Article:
CARACAS, Venezuela — The case of pro-democracy activist Maria Corina Machado, who is scheduled to go to court next month on charges of treason and conspiracy, illustrates just how far the U.S. image has fallen in the nine months since President Hugo Chavez defeated a recall effort.
The act of treason Machado allegedly committed? Her human rights organization accepted $31,000 from the U.S. National Endowment for Democracy for voter education workshops before the divisive August recall referendum.
"We've gotten money from other countries and it hasn't been a problem," Machado said of the donation to her Sumate (Join Up) civic awareness movement. "I could go to jail for 16 years for something that is perfectly legal," said the single mother of three.
Relations between Washington and the leftist Venezuelan president, who has declared a "revolution for the poor" against what he calls Yankee imperialist oppression, have never been smooth. But since he defeated the recall effort, Chavez has become even more antagonistic, using profanity in describing President Bush and making vulgar suggestions for Secretary of State Condoleezza Rice after she described him as a threat to the stability of the region.
The government's crackdown on Machado and others who accepted U.S. money or guidance in democracy-building coincides with fresh curbs on other rights and an escalation of anti-U.S. denunciations, all factors in a growing sense among U.S. officials that relations with the ascendant Chavez are in for a difficult run.
Government moves to impose controls on the media, seize private land, buy weapons and expand business with Cuba have stirred concern in the Bush administration. But U.S. officials decline to say much publicly about the actions they see as an erosion of human rights and a barrier to improving relations.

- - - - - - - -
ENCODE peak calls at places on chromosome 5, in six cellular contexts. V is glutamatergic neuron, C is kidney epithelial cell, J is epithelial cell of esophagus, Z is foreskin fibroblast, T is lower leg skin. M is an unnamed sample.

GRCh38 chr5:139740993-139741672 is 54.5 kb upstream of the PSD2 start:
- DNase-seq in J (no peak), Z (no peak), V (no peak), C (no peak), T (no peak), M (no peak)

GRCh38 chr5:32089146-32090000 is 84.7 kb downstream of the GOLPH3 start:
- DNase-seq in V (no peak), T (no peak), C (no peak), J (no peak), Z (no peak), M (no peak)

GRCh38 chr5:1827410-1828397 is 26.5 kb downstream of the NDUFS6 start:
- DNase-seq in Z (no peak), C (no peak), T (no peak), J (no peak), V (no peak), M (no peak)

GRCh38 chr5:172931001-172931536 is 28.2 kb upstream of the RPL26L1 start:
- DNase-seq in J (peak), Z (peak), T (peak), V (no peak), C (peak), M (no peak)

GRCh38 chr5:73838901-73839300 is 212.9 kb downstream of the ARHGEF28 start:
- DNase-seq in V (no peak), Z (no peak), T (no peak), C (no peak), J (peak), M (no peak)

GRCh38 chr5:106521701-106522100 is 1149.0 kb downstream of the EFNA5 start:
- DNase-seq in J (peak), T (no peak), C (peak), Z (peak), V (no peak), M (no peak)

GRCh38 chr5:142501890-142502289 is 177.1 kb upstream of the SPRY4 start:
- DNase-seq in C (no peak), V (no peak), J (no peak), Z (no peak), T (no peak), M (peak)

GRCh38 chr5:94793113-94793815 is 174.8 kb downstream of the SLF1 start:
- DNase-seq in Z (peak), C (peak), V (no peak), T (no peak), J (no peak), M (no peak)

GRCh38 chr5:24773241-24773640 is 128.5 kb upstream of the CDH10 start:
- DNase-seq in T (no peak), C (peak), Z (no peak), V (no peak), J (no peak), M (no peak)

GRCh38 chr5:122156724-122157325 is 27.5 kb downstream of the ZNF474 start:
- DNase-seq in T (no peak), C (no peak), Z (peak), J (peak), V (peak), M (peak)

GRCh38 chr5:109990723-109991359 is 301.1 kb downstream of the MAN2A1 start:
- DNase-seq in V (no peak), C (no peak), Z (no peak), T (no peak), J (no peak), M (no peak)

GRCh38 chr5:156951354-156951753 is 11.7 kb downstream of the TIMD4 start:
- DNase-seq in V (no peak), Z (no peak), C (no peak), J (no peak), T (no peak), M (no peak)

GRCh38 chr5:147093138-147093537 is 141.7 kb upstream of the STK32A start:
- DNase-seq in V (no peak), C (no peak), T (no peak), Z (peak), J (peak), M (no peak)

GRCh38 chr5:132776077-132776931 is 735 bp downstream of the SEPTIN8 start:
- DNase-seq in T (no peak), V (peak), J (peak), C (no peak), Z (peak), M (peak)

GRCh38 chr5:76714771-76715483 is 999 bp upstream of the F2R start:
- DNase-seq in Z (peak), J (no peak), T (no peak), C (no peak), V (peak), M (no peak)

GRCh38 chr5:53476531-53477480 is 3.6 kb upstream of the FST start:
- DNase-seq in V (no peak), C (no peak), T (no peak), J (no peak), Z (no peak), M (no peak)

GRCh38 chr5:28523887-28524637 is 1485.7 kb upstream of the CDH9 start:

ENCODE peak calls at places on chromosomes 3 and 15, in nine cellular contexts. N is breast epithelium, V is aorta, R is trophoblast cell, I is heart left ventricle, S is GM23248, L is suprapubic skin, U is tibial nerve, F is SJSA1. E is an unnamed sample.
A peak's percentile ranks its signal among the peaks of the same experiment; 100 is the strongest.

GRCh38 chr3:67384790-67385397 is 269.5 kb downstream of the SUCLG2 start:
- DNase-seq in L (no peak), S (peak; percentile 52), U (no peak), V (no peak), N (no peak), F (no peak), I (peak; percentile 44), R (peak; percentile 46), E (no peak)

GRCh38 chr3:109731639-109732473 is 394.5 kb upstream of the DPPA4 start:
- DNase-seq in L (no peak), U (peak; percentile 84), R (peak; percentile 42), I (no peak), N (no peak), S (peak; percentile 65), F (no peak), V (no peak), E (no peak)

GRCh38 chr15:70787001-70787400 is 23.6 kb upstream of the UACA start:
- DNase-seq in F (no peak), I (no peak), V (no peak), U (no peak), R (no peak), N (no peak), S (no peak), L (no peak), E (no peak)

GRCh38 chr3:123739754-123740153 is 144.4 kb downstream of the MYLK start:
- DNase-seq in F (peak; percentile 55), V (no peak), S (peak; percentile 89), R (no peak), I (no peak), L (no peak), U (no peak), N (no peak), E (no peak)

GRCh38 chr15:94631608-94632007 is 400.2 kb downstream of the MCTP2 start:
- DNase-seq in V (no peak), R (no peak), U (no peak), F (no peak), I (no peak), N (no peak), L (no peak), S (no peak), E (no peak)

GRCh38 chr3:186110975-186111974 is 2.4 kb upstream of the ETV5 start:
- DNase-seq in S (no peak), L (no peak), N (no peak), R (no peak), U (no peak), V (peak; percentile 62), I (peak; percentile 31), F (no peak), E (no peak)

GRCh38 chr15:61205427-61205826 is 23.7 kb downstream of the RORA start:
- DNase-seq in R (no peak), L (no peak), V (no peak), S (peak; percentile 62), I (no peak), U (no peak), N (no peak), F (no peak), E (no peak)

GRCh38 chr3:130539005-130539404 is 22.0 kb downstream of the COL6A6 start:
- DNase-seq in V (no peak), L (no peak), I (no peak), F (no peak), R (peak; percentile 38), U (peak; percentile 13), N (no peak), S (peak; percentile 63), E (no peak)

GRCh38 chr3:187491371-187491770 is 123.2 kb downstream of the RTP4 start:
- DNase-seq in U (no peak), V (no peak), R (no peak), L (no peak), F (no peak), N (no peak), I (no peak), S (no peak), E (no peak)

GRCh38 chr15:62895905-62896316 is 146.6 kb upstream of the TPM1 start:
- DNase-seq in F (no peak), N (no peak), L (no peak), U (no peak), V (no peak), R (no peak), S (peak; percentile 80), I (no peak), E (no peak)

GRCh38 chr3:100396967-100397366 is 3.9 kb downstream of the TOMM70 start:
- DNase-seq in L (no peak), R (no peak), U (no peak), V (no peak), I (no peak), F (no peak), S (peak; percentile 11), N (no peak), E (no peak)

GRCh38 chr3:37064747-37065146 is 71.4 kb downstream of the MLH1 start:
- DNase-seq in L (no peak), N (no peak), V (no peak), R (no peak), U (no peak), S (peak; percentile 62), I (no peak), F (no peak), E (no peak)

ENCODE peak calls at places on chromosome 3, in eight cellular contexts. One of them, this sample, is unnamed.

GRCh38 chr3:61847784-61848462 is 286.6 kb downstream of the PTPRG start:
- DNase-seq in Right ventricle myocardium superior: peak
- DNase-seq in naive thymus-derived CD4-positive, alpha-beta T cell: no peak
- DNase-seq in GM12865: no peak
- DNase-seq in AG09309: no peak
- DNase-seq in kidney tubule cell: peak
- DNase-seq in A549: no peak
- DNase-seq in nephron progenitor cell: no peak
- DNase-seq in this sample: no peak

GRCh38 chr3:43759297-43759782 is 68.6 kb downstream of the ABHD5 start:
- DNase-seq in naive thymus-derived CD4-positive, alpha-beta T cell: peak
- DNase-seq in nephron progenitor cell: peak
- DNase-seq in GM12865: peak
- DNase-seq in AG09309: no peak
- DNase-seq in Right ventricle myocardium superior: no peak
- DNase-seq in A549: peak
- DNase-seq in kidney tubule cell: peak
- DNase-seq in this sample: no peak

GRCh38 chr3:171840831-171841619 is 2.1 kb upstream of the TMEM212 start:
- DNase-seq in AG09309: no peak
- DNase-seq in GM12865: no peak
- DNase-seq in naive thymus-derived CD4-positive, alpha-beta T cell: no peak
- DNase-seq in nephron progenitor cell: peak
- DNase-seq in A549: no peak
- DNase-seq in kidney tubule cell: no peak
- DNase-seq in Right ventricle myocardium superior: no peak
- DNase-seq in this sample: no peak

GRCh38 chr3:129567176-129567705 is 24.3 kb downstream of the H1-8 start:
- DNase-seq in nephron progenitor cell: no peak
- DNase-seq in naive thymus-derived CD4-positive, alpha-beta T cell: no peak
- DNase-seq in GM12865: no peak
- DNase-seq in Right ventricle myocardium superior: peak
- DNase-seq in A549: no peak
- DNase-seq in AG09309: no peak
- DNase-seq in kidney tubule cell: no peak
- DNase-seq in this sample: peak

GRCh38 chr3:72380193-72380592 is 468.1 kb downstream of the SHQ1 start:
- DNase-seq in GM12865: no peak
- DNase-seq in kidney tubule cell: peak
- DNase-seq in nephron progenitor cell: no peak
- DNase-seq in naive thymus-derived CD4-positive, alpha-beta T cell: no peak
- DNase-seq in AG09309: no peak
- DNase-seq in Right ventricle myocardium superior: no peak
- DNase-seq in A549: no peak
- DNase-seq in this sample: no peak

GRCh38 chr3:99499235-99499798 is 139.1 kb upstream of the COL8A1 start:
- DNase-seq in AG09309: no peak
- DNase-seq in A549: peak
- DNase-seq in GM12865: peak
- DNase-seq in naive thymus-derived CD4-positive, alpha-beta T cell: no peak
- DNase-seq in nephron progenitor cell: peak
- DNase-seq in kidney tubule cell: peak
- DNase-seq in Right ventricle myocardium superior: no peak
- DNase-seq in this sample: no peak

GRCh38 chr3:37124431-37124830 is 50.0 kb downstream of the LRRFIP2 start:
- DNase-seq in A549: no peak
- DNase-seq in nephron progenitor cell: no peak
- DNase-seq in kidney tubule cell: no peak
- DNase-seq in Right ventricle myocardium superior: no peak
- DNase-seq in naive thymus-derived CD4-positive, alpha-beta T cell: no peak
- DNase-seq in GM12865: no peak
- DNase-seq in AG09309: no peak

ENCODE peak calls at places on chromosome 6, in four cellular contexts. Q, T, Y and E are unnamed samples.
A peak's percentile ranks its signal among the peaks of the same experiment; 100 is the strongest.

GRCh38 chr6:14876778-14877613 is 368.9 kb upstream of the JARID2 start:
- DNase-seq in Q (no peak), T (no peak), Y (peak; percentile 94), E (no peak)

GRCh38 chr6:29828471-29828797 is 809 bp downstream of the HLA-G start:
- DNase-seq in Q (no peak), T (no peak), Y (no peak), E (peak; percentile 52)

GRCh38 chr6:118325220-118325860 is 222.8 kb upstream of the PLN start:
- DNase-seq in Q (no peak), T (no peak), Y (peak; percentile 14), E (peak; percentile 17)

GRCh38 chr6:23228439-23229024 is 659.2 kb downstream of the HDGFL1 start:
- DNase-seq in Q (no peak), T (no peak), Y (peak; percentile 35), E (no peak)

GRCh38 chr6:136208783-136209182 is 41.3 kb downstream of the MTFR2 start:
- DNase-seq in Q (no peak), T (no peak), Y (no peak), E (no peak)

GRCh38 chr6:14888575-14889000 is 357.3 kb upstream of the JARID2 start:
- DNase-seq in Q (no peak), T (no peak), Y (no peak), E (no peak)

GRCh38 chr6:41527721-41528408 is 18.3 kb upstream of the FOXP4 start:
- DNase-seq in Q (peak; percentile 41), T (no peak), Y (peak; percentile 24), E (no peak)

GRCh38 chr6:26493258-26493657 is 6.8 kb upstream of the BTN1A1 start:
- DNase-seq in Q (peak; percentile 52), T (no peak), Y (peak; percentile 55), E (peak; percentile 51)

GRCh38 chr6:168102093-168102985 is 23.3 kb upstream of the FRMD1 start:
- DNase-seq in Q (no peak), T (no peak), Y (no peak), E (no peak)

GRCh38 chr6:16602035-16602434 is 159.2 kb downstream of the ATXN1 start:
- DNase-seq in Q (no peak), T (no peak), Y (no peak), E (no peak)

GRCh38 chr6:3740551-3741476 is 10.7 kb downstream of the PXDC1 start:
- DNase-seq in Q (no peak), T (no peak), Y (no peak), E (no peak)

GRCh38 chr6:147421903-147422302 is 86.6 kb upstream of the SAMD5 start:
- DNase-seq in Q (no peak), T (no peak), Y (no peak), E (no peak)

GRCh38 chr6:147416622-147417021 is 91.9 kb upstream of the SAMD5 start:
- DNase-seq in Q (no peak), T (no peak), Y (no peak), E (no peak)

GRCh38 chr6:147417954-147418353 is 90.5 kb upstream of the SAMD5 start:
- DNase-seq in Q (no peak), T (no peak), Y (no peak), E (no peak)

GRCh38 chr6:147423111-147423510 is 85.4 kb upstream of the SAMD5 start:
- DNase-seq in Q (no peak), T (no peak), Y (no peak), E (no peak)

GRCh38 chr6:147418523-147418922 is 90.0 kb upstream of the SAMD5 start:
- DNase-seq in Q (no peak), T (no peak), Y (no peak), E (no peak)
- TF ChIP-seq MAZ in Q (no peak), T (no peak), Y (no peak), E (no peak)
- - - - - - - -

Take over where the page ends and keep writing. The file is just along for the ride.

"The Venezuela-U.S. relationship is not in its best moment right now," U.S. Ambassador William Brownsfield said. "Our task obviously is to search for areas where we could make progress in the bilateral relationship while accepting that we have some serious and fundamental differences of opinion and vision in the region."
Venezuelan Foreign Minister Ali Rodriguez believes the United States wants a neo-colonial relationship with his oil-rich country and that it hopes to drive a wedge between Venezuela and other Latin American nations.
"Venezuela is constantly being attacked by the United States. They try to isolate the country, even though we have always had good relations with neighboring countries. None of our neighbors have any complaints," Rodriguez said, citing comments by State Department officials that Chavez represents a negative force in the region.
The foreign minister said, however, that he detected a more conciliatory tone in Rice's comments about Venezuela during her recent tour of Brazil, Chile, Colombia and El Salvador. Rice told reporters that Washington wanted good relations with Venezuela, and refrained from directly criticizing Chavez or his increasingly close ties with Cuban President Fidel Castro.
During her confirmation hearing, Rice said the steps Chavez had taken against the media and political opponents were "deeply troubling."
"I think now that Condoleezza Rice can see that U.S. perceptions clash with ideas in Latin America," Rodriguez said, insisting that Venezuela was "totally open to constructive solutions" to its problems with the United States as long as Washington showed respect for this country's right to make its own choices.
Rodriguez alluded to the National Endowment for Democracy donations to groups such as Sumate as illegal interference in the internal affairs of Venezuela. The constitution prohibits foreign donations to political parties, but nongovernmental organizations are authorized to accept aid. Sumate volunteers took part in a petition drive for the recall referendum, irking Chavez supporters and stirring accusations that they are a political rather than civic movement.
Although average Venezuelans have had cordial relations with U.S. citizens, the steady stream of anti-U.S. commentary from the president appears to be eroding that legacy.
A poll released early this month by the independent Datanalysis firm here indicated that 43% of respondents were critical of Bush and less than 12% approved of his policies.
"This is unprecedented, that so many Venezuelans have critical views of the United States, and it shows that Chavez's anti-imperialist rhetoric is penetrating all groups," said the polling firm's director, Luis Vicente Leon.
His latest survey also charted an approval rating of 70.5% for Chavez, the highest since his December 1998 election.
Some Venezuelans see the war of words between Caracas and Washington as the fault of both sides.